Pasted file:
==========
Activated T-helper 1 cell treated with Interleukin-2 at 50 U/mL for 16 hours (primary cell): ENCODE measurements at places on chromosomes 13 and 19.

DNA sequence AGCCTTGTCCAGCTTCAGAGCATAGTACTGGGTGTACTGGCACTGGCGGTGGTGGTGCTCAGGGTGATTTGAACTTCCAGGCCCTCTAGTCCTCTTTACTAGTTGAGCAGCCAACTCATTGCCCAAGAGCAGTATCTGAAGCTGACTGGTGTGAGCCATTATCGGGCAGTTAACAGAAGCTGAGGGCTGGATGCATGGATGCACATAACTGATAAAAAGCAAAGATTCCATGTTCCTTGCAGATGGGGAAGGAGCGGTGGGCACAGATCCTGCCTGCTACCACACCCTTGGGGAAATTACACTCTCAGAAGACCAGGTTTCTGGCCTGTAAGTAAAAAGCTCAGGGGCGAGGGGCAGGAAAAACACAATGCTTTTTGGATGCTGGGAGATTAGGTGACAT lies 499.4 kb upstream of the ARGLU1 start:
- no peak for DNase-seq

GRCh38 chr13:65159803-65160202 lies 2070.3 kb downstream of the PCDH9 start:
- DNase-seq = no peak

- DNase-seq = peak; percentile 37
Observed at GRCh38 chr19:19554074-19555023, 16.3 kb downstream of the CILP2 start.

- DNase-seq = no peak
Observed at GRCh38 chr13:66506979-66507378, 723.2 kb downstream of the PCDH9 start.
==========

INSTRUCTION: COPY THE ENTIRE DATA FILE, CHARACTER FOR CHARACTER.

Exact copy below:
Activated T-helper 1 cell treated with Interleukin-2 at 50 U/mL for 16 hours (primary cell): ENCODE measurements at places on chromosomes 13 and 19.

DNA sequence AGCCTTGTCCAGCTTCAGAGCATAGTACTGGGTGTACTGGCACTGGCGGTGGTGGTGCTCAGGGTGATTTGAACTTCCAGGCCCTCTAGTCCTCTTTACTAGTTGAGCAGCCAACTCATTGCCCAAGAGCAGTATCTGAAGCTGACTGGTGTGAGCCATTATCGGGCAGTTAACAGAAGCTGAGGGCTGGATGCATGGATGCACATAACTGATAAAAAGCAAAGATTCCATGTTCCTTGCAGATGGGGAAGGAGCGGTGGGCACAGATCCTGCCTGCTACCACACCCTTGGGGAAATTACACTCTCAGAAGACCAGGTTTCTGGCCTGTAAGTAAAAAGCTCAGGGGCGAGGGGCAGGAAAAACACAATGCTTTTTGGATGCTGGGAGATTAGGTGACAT lies 499.4 kb upstream of the ARGLU1 start:
- no peak for DNase-seq

GRCh38 chr13:65159803-65160202 lies 2070.3 kb downstream of the PCDH9 start:
- DNase-seq = no peak

- DNase-seq = peak; percentile 37
Observed at GRCh38 chr19:19554074-19555023, 16.3 kb downstream of the CILP2 start.

- DNase-seq = no peak
Observed at GRCh38 chr13:66506979-66507378, 723.2 kb downstream of the PCDH9 start.